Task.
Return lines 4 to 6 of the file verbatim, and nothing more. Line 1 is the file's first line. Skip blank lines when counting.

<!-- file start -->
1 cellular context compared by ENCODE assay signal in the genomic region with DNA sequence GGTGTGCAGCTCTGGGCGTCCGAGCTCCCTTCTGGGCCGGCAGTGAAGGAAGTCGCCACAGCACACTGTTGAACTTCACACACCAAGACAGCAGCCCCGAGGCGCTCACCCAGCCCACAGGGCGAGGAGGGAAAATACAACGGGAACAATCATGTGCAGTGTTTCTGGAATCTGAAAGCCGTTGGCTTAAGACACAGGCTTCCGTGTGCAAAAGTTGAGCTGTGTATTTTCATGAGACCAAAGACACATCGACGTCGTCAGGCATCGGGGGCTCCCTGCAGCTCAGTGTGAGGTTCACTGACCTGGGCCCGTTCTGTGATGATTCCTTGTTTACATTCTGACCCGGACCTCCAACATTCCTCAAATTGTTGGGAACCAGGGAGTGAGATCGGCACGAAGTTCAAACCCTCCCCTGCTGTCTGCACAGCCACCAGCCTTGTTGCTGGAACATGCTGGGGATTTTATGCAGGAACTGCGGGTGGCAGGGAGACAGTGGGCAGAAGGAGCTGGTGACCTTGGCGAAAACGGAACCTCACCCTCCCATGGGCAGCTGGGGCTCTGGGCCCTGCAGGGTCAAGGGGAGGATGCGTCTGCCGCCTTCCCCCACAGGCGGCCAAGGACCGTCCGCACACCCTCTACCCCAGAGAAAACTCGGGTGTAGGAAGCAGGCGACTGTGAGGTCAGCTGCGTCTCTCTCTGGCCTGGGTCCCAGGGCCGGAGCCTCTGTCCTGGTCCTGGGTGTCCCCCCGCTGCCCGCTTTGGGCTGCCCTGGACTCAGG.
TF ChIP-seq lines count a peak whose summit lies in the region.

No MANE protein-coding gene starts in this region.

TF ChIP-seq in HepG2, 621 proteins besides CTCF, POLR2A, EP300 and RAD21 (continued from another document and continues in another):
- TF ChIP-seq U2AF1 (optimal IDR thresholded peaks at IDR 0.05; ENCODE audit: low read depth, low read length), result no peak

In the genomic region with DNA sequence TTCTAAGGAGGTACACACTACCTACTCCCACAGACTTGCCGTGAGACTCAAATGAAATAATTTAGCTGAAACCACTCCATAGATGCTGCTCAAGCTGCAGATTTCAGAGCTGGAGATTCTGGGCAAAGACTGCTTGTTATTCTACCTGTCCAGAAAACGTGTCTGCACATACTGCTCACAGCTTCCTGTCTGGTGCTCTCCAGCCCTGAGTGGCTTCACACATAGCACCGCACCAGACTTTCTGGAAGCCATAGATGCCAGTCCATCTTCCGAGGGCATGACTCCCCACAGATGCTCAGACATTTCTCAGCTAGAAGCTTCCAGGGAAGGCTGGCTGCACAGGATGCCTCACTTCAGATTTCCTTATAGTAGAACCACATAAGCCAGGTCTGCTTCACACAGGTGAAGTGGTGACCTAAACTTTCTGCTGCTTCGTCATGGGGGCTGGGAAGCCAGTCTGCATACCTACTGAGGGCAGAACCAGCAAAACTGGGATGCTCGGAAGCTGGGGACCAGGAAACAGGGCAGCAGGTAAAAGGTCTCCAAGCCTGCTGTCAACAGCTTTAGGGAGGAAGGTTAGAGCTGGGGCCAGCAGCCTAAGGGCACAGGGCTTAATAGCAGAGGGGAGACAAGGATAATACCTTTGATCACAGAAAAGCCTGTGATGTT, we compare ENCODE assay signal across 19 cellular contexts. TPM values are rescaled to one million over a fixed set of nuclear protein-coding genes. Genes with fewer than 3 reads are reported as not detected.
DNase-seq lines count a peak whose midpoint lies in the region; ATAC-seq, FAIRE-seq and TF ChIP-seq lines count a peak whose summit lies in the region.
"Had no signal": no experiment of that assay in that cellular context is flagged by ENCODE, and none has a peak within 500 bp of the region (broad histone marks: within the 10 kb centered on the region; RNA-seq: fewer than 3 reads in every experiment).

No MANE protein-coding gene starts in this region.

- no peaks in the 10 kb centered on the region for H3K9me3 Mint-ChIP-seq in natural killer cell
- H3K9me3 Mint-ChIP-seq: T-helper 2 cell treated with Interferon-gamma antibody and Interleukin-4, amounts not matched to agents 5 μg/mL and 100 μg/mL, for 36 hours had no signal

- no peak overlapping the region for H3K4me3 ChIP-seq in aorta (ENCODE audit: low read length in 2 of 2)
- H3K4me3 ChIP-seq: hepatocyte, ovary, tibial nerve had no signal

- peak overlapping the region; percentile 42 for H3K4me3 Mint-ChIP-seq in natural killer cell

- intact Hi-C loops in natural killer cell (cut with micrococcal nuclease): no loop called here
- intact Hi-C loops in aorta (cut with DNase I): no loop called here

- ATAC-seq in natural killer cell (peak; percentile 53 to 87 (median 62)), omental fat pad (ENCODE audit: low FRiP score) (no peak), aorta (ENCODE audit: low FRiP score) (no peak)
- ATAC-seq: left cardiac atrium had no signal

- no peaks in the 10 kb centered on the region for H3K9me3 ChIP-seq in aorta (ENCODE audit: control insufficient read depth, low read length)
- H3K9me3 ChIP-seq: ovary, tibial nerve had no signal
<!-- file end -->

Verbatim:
TF ChIP-seq in HepG2, 621 proteins besides CTCF, POLR2A, EP300 and RAD21 (continued from another document and continues in another):
- TF ChIP-seq U2AF1 (optimal IDR thresholded peaks at IDR 0.05; ENCODE audit: low read depth, low read length), result no peak

In the genomic region with DNA sequence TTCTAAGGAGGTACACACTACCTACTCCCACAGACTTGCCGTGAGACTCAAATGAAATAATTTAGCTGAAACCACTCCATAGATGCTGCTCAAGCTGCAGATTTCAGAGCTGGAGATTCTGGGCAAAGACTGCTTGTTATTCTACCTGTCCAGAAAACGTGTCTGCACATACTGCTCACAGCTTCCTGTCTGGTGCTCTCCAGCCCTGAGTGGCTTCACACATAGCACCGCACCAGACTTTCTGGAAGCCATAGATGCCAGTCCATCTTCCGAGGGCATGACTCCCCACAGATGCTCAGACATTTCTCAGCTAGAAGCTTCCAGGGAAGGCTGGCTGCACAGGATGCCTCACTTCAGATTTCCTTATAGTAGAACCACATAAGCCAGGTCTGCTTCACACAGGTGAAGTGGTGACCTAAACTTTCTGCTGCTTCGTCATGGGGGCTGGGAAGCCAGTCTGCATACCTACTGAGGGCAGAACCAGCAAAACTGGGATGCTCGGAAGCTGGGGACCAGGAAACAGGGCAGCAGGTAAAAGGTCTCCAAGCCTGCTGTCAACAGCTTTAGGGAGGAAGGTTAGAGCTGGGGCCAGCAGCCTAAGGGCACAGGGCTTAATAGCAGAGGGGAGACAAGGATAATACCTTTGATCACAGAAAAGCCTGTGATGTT, we compare ENCODE assay signal across 19 cellular contexts. TPM values are rescaled to one million over a fixed set of nuclear protein-coding genes. Genes with fewer than 3 reads are reported as not detected.